Hypoglossal stimulation is a modern form of therapy used mainly in treating obstructive sleep apnea (OSA). The lingual nerve (hypoglossal nerve) is stimulated to keep the airways open during sleep.
Obstructive sleep apnea involves repeated stopping of breathing during sleep caused by a narrowing or blockage of the upper airway. One of the leading causes is the tongue falling back into the throat. Hypoglossal stimulation counteracts this mechanism by activating the hypoglossal nerve with electrical impulses. This results in forward movement of the tongue and stabilization of the airway.
Tongue stimulation involves implanting a small device under the skin, similar to a pacemaker. This device is connected to a strand of electrodes placed directly on the lingual nerve. The patient activates the device with a remote control before going to bed. During sleep, the device sends rhythmic impulses to the lingual nerve synchronized with breathing.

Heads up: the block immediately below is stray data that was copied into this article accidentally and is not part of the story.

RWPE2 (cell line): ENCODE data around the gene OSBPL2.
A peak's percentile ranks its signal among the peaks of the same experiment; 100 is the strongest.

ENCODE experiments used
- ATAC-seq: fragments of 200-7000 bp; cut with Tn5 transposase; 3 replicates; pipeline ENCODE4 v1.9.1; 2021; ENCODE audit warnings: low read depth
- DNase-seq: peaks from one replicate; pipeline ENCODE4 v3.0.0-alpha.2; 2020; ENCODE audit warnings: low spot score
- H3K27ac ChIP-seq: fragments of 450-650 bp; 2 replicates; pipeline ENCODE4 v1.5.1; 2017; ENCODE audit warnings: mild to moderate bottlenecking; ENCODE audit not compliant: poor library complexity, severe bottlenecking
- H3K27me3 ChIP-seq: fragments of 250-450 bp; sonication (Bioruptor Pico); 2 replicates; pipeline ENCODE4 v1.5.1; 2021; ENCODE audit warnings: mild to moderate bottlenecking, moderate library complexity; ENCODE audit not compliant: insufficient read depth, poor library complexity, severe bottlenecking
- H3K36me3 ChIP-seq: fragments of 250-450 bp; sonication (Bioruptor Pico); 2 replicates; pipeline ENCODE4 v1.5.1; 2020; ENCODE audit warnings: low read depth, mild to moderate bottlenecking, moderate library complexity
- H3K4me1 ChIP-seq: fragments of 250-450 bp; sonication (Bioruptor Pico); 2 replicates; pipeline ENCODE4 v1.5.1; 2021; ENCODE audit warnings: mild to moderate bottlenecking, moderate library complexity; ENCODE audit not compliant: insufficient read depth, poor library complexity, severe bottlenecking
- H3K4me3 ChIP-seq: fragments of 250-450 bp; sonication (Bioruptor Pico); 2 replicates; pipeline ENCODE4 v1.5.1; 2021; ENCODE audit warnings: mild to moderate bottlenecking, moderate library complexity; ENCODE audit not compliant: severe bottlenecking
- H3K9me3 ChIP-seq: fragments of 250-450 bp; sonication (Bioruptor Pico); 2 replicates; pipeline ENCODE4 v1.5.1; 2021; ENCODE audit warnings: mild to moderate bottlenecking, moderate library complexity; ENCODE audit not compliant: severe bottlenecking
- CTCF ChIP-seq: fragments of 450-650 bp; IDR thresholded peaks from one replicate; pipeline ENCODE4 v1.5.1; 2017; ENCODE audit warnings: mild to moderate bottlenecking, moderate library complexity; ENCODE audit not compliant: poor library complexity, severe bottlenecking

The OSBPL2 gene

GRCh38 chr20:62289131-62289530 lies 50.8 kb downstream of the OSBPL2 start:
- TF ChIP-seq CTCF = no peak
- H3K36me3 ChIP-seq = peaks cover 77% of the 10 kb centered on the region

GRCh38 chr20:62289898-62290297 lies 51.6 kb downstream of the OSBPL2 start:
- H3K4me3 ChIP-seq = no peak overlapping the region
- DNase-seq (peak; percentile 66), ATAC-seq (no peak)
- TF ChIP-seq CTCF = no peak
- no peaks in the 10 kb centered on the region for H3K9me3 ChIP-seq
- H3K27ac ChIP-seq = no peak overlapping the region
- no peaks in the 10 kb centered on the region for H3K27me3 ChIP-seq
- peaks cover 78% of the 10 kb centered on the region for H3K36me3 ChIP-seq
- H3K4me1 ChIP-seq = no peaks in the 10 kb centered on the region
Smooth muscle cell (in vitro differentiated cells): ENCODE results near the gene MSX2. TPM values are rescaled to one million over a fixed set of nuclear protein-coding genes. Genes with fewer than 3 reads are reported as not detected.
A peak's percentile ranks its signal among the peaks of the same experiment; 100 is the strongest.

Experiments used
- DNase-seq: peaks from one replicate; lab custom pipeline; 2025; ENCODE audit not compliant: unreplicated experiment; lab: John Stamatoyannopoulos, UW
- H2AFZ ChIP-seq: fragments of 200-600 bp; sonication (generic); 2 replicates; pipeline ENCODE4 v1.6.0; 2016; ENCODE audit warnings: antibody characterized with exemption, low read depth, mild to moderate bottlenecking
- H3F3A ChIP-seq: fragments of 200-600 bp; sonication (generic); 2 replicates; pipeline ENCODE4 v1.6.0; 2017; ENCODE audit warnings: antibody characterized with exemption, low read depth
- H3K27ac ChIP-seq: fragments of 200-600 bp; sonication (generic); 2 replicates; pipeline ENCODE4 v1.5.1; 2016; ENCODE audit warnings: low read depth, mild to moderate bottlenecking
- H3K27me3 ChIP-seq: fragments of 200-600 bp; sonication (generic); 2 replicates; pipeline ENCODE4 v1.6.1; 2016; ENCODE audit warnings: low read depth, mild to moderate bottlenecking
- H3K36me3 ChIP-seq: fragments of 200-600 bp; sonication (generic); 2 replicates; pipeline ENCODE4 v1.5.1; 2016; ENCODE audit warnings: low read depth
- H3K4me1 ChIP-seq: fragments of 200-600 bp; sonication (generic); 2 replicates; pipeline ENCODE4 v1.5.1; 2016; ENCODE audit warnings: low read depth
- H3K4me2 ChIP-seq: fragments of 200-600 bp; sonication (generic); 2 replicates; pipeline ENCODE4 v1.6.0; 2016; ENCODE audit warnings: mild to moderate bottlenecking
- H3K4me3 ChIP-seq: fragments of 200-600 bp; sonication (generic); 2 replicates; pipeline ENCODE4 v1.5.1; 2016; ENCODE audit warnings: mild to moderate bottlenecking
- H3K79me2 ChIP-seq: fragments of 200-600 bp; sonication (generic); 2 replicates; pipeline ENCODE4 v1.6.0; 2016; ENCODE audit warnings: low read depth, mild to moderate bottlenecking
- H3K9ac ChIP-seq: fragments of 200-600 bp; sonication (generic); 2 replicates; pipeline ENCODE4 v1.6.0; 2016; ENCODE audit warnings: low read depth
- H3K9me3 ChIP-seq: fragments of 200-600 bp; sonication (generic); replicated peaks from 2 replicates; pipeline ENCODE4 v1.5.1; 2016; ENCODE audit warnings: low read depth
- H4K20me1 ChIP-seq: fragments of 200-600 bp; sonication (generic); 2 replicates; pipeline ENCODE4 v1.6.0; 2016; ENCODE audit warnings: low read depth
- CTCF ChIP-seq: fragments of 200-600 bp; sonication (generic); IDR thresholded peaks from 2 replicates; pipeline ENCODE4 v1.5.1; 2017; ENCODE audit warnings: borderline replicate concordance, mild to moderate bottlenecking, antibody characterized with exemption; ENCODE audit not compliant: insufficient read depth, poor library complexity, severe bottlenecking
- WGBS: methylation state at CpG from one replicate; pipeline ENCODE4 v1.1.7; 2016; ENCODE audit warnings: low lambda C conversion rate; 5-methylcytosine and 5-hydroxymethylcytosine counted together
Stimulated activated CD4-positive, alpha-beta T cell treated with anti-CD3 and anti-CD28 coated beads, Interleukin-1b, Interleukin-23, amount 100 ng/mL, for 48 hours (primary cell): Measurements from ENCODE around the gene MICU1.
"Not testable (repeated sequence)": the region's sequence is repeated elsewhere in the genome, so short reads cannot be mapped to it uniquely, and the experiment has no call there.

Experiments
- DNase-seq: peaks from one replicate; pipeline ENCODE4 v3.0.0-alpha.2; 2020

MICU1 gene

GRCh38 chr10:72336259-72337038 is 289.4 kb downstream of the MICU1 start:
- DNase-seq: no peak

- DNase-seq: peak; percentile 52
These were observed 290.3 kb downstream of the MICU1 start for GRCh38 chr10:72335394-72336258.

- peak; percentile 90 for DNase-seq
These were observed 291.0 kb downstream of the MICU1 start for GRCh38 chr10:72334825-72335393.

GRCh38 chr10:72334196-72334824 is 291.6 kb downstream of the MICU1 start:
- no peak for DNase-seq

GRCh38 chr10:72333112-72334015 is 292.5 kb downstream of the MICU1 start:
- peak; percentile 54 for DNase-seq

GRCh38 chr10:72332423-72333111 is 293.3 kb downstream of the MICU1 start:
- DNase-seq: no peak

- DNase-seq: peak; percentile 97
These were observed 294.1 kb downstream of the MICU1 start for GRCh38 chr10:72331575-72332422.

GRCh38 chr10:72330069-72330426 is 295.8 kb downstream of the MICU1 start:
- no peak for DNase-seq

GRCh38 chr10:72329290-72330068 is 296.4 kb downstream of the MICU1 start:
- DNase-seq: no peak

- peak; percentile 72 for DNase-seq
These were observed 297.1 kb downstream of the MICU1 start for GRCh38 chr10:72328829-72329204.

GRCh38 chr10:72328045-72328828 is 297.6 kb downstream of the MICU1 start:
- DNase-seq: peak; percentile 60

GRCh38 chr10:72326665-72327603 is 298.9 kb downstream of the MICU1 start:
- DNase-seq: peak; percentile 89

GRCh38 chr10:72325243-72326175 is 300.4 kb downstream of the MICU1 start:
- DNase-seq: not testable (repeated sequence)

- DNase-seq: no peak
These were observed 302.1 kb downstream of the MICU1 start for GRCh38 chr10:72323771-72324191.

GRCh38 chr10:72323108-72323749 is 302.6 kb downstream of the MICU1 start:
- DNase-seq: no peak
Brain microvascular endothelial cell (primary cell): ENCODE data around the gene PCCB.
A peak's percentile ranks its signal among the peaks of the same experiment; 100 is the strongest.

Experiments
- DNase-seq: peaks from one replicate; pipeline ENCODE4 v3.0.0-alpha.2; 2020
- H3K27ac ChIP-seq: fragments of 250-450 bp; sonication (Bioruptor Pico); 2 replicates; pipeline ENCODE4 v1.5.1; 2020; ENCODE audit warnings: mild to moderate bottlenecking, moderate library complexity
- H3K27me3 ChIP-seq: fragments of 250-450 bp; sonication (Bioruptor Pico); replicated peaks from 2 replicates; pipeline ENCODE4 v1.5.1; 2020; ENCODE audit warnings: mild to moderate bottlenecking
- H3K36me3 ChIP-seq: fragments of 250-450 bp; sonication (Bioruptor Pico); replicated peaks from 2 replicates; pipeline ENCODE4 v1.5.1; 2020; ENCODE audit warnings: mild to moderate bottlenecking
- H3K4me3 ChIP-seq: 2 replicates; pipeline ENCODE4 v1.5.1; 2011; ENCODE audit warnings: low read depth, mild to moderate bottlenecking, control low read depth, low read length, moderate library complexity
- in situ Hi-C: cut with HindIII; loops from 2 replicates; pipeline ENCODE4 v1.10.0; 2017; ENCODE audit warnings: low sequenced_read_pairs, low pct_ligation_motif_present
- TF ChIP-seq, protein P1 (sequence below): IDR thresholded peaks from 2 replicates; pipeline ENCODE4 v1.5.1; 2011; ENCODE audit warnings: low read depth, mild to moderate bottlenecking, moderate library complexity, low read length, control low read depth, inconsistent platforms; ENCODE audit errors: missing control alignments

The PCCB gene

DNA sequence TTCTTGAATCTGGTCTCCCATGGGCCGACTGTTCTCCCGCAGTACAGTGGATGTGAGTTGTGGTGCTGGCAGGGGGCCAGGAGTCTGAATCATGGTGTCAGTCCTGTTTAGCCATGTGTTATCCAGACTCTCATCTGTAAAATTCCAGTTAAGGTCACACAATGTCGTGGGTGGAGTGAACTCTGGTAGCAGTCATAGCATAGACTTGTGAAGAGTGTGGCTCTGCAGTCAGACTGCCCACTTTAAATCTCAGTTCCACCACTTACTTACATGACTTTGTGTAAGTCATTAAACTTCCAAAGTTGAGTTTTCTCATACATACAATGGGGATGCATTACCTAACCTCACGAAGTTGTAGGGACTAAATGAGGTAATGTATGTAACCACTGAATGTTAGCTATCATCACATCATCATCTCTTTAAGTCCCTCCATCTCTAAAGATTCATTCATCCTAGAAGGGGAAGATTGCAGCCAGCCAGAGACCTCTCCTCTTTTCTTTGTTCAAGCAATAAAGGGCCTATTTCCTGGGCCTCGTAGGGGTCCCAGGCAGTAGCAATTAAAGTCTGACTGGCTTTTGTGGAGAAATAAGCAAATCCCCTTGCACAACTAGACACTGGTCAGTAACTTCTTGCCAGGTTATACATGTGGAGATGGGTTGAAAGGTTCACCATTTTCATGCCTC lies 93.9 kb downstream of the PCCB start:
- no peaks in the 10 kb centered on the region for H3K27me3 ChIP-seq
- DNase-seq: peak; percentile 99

This form of therapy represents an effective alternative or supplement to other treatment methods, such as CPAP devices (Continuous Positive Airway Pressure) or jaw surgery. Hypoglossal surgery can be performed mainly in patients who cannot tolerate CPAP devices or for whom jaw surgery is not an option. Stimulation leads to a significant improvement in sleep quality and a reduction in sleep apnea symptoms such as daytime sleepiness.
Hypoglossal stimulation is particularly suitable for patients with moderate to severe obstructive sleep apnea who have failed or cannot tolerate conservative (non-surgical) therapies. Before deciding on this treatment, a comprehensive medical examination, including a sleep endoscopy, is required to determine the patient’s suitability.
Therefore, hypoglossal stimulation represents an innovative approach to treating obstructive sleep apnea. By directly stimulating the hypoglossal nerve, it can significantly improve breathing and, thus, the quality of life of the affected patients.